Sorry for the title of initials, but that seems to be the trendy way of communicating these days: these do have the advantage of a little rhyme.
The appointment of Lord (Tony) Hall as the replacement Director General for the BBC was swift and appears to be popular and appropriate. I am, however, alarmed to see that, not only is he to be paid the full whack annual salary of £450 000, which we knew about because that was the pay-off for the last one, but in addition her is to continue to receive a pension of £80 000 a year.
Given the the average wage in Britain is around £24 000 a year, that total payment of £530 000 a year is as much as more than half of us earn in 20 years. Do we really want, or even need, to pay that kind of money to public servants?
I was fortunate to retire as a teacher on half pay. After a couple of years a a volunteer teacher in Malaŵi and then some occasional lecturing for the WEA I was, much to my pleasure and surprise, invited back to school teaching on a regular basis. However, the rule was that I should work only part time, and should not earn more than a sum which, combined with my pension , would amount to what I would have received if I had not retired but continues as a full-time teacher. That seemed to me to be a very generous deal and I felt very lucky to have it.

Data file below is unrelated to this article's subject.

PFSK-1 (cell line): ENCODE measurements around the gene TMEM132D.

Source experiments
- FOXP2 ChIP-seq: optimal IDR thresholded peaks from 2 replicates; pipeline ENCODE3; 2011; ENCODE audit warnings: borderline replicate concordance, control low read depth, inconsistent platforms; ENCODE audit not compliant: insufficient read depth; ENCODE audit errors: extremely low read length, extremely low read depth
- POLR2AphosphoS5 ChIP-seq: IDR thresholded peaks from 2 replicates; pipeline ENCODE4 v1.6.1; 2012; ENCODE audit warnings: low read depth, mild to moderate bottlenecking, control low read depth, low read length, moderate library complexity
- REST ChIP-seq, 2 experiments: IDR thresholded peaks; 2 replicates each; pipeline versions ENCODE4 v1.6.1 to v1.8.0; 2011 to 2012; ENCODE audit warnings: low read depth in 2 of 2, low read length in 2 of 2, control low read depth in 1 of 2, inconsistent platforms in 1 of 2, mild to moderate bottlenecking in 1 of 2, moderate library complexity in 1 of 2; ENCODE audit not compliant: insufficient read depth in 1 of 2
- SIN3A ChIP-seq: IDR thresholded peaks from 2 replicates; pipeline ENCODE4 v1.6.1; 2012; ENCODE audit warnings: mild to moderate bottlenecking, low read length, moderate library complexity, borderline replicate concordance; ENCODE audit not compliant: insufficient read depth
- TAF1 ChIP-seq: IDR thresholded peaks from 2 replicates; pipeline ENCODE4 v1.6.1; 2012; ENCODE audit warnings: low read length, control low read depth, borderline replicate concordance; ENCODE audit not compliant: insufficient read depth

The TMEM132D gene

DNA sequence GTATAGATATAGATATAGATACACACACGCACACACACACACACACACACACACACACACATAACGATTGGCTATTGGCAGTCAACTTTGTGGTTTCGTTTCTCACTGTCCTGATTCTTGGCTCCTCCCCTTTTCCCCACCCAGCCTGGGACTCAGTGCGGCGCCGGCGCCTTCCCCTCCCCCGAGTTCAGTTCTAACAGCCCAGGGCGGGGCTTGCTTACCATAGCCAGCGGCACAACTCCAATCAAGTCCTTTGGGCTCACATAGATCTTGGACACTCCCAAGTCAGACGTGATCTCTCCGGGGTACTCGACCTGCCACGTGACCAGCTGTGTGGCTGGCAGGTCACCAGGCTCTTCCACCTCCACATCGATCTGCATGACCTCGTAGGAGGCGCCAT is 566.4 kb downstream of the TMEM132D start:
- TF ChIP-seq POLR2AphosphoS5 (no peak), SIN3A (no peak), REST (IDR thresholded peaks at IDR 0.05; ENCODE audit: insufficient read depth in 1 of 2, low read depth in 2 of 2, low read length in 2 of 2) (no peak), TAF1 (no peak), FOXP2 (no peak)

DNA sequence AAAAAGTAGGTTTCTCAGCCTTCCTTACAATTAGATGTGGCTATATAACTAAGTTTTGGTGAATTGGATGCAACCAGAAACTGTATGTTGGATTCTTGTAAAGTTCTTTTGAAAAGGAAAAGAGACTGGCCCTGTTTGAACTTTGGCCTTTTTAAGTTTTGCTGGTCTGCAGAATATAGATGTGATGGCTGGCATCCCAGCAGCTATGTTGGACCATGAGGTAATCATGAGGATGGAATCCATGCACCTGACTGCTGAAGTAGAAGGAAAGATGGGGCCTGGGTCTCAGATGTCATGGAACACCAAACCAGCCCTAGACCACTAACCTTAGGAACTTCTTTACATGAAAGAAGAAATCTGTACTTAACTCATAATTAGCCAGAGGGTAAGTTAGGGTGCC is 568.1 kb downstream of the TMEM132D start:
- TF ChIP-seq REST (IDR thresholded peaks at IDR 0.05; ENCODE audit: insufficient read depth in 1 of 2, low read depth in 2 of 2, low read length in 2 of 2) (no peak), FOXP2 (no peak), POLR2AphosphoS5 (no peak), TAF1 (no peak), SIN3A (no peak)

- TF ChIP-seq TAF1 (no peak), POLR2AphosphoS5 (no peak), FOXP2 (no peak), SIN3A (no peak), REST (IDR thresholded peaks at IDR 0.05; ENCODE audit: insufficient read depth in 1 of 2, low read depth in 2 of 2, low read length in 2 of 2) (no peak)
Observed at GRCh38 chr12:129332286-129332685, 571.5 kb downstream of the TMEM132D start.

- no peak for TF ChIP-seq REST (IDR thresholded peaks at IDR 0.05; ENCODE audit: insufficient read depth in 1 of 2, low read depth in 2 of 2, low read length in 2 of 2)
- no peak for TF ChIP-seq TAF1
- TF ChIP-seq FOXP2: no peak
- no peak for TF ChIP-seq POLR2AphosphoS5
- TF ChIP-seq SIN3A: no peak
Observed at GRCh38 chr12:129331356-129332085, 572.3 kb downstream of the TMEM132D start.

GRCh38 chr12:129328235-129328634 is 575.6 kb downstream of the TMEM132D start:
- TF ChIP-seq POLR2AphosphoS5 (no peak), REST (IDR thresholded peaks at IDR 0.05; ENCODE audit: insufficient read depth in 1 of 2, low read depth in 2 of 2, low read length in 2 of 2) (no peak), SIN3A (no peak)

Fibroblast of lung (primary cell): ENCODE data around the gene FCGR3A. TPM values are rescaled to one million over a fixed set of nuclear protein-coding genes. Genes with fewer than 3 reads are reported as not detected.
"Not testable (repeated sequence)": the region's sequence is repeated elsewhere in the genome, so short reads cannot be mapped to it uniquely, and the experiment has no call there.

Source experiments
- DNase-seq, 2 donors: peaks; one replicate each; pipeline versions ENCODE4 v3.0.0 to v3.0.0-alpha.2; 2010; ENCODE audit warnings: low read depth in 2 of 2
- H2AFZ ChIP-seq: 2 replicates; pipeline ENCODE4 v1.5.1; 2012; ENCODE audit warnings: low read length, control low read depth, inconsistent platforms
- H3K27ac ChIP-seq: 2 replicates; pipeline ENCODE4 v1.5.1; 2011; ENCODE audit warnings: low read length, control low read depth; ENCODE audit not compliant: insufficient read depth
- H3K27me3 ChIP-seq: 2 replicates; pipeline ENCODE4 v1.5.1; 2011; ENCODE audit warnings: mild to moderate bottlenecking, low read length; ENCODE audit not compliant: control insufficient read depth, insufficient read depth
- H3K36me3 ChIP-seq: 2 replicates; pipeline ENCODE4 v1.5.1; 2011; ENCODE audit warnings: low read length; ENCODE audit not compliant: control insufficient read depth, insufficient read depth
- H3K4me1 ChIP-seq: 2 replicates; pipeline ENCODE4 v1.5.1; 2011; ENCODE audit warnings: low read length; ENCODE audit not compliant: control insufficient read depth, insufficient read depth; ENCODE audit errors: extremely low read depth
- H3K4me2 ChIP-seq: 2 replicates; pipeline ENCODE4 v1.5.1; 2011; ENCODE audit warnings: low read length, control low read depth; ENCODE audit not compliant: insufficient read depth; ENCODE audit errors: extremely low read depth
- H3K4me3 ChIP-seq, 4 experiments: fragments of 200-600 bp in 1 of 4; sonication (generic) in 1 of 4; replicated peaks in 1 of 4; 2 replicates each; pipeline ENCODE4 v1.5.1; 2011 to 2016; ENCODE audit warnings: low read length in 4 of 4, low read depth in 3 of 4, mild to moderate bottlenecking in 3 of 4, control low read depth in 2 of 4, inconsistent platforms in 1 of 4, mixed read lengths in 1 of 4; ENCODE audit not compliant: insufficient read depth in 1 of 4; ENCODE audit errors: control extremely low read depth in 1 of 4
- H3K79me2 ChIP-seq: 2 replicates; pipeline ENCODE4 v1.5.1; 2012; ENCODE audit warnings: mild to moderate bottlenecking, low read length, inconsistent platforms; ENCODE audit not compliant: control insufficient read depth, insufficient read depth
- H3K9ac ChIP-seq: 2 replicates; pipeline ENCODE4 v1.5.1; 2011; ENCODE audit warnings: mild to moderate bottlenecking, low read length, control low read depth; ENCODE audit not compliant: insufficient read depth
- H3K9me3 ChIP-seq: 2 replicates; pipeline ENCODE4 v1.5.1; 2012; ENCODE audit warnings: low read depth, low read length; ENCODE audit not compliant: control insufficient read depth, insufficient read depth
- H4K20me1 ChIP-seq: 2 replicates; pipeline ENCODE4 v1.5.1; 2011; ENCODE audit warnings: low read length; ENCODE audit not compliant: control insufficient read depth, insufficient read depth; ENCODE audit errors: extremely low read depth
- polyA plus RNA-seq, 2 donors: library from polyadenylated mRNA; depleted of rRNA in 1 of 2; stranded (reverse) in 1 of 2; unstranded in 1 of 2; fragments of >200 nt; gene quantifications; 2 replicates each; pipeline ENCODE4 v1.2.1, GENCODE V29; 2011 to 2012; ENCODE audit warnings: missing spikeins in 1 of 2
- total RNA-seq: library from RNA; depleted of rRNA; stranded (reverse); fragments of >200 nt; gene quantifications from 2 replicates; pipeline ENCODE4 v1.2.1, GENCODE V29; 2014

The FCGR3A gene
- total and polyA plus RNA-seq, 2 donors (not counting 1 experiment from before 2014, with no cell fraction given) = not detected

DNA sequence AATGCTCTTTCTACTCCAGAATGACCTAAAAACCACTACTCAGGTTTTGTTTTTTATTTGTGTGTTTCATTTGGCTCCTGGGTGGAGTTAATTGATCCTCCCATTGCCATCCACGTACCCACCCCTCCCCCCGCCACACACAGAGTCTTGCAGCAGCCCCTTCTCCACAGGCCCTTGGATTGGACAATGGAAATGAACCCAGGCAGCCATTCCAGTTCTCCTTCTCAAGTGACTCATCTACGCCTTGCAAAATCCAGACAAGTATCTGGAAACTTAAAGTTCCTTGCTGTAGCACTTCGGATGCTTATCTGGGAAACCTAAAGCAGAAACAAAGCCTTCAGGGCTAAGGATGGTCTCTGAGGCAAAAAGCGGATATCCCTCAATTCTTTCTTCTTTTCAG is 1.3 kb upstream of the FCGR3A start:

Tony Hall's £80 000 pension (more than three times the average full time pay) is from the BBC, as he has worked for them before. The same rule should apply to him. Even with that restriction he would still be in financial clover, especially considering that, should he be short of a bob or two he can, as a Lord, just pop into the Upper House, sign the register and receive his expenses on a daily basis (is it £300 a day?)
I have no wish to provide ammunition to the BBC bashers, who have their own agenda of wishing to grab a slice of the service for their own profiit-maximising selves, but this absurd over-payment of people at the top, even in the public service, make a mockery of our being "all in this together."
Welfare payments are, of course, about to be cut, along with many services which provide vital lifelines for those at the bottom of the pile.